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Federal and State Financial Assistance for Seniors

Published: August 30, 2022
Reviewed by: Melissa Garthwait, BSW

Many seniors live on fixed incomes, limiting the amount of money available for food, shelter and other necessities. In some cases, seniors try to conserve funds by skipping meals, delaying needed medical care and living in unsafe conditions, putting them at risk for serious illnesses and injuries. To reduce the risk of hunger, isolation and homelessness due to a lack of financial security, federal and state financial assistance is available.

This guide provides all available state and federal programs offering public benefits to help older adults stay safe and healthy, including cash, medical, housing, legal and nutrition assistance.

Government-Funded Financial Assistance Programs

Cash Assistance

At the federal level, older adults have access to two main cash assistance programs: Social Security and Supplemental Security Income. The Social Security Act, signed into law in 1935, established a social insurance program to increase economic stability for retired individuals. Eligible retirees receive monthly payments based on how much they earned when they were working.

Supplemental Security Income provides direct payments to seniors and disabled adults with limited financial resources. SSI payments are only available to seniors with limited income and assets. Recipients use their cash payments to pay for food, housing and other basic living expenses.

Several states also have general assistance programs that provide cash payments to residents who meet certain eligibility requirements. In 13 states, payments are available only to residents deemed “unemployable.” They are Washington, Utah, Colorado, New Mexico, Minnesota, Michigan, Vermont, Massachusetts, Rhode Island, Connecticut, Delaware, Maryland and the District of Columbia. Most recipients are unemployable due to physical disabilities, but seven states allow residents to receive cash benefits if they’re unemployable due to learning disabilities, low levels of literacy or older age (55+). In 10 states, limited cash benefits are available to residents who are employable and ineligible for other forms of cash assistance. Those states are Alaska, California, Nevada, South Dakota, Nebraska, Iowa, Indiana, Maine, New York and New Jersey.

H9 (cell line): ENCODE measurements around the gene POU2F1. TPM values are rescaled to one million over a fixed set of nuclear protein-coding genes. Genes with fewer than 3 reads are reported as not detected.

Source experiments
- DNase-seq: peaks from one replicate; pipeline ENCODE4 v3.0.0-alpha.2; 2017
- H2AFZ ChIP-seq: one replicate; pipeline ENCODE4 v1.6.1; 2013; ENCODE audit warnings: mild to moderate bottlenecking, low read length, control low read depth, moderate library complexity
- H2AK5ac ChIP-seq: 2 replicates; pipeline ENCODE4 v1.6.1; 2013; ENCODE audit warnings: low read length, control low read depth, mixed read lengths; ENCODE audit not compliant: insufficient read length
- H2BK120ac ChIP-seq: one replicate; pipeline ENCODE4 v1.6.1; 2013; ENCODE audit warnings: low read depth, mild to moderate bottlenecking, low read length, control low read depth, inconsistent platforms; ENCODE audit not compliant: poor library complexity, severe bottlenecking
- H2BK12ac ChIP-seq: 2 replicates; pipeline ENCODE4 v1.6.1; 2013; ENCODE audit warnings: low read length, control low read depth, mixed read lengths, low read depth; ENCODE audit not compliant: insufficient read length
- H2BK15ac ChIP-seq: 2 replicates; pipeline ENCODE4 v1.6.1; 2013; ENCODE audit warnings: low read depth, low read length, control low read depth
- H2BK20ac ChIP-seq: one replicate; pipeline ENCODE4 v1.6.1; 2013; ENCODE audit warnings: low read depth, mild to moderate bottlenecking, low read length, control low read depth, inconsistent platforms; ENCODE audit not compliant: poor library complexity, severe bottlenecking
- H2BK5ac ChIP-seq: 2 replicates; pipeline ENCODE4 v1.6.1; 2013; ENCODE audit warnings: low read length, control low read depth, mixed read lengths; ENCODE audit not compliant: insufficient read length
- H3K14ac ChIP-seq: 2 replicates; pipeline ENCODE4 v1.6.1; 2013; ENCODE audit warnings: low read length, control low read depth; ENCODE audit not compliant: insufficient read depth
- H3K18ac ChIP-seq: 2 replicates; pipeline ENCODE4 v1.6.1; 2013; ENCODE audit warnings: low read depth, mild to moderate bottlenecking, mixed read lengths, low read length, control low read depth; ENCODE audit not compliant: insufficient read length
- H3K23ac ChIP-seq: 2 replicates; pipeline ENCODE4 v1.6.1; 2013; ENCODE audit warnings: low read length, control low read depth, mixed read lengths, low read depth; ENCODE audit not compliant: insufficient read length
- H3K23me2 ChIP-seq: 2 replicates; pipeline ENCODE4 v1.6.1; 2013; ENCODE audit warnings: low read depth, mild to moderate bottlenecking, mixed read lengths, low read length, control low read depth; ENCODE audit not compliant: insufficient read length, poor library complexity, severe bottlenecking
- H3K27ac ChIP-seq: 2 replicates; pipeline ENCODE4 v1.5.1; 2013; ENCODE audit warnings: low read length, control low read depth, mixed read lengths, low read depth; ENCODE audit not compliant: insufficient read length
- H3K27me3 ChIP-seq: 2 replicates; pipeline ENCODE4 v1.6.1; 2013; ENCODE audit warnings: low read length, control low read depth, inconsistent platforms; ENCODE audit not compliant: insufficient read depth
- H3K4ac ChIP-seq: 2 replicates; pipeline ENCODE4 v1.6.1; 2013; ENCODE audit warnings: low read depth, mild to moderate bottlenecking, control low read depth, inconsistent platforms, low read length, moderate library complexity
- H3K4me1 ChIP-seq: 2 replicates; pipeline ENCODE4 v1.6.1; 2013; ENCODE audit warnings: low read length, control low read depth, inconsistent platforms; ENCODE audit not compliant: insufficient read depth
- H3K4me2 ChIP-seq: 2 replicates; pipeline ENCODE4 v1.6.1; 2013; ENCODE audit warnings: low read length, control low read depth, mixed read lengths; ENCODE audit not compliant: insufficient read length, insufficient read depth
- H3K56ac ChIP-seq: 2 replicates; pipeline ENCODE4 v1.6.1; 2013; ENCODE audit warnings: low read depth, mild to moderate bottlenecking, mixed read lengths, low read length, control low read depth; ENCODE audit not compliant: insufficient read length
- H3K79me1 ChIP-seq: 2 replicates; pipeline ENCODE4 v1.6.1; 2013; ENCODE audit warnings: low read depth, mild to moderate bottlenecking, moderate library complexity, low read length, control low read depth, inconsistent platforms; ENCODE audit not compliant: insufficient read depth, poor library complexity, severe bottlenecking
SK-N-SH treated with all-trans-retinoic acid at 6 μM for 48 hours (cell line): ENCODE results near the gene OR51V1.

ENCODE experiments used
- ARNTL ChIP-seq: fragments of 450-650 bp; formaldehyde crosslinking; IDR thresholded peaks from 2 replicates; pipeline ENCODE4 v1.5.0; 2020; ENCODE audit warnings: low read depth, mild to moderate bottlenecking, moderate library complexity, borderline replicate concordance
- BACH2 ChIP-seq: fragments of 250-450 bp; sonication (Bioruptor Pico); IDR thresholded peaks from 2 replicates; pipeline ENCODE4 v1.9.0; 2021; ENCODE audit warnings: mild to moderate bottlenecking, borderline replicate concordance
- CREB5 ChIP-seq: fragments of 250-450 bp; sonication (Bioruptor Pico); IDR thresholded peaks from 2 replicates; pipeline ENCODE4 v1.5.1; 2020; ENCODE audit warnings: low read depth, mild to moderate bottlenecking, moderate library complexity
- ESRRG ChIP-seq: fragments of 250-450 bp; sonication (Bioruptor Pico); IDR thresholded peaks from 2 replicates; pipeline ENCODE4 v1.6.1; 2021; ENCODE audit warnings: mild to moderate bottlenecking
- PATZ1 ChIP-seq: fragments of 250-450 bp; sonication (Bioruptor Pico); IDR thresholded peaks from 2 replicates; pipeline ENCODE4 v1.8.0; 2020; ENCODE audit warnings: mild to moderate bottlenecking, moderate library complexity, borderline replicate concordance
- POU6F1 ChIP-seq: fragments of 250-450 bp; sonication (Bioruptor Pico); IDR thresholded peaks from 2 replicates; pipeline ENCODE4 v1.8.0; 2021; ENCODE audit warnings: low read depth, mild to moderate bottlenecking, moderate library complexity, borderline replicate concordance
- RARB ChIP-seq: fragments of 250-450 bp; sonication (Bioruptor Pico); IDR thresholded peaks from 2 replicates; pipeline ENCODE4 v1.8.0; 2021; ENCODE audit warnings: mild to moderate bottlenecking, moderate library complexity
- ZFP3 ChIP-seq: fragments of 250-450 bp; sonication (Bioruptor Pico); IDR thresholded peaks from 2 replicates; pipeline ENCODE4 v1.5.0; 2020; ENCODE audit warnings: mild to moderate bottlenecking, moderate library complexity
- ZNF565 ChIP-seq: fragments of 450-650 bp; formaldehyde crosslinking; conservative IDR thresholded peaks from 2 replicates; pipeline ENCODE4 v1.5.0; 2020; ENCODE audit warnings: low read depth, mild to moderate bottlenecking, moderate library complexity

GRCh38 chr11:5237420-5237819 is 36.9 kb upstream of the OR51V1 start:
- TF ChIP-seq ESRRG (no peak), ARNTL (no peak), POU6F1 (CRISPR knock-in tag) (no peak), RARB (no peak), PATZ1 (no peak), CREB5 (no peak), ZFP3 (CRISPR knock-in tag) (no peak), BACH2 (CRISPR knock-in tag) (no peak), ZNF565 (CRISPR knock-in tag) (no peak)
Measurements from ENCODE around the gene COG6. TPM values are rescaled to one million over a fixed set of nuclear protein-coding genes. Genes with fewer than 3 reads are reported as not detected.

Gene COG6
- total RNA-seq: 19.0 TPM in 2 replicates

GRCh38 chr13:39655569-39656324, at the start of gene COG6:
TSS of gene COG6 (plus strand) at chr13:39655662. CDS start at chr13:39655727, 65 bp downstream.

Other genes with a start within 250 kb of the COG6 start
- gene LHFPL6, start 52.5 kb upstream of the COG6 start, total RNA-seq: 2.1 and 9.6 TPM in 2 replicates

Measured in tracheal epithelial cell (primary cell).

Food and Nutrition Assistance

The U.S. Department of Agriculture Food and Nutrition Service operates two programs of interest to older adults: the Supplemental Nutrition Assistance Program, or SNAP, and the Senior Farmers’ Market Nutrition Program. SNAP, formerly known as the food stamp program, provides nutrition benefits to help low-income individuals pay for healthy food. The Senior Farmers’ Market Nutrition Program helps low-income seniors pay for locally grown herbs, vegetables, honey and fruits.

Many states also have their own government-funded food and nutrition programs for seniors. For example, some states provide home-delivered meals, commonly called Meals on Wheels, or cover the cost of meals provided in senior centers and other community settings. These programs are often managed by state agencies tasked with providing social services or helping older adults maintain their health and independence. There are eligibility guidelines per state that typically include being over 60 years old and meeting homebound criteria.

Housing Assistance

At the federal level, the U.S. Department of Housing and Urban Development operates the housing choice voucher program, which is designed to help seniors, low-income families and disabled individuals obtain safe, sanitary housing. Participants aren’t required to live in subsidized housing projects; instead, they can use their vouchers to live in any type of housing that meets the program requirements.

Section 202 Supportive Housing for the Elderly is another federal option. Under this program, HUD gives interest-free capital advances to nonprofit organizations and consumer cooperatives. Recipients use the funds to provide supportive housing for elderly individuals. Section 202 housing is available to low-income households with at least one resident who is 62 or older on the date of initial occupancy.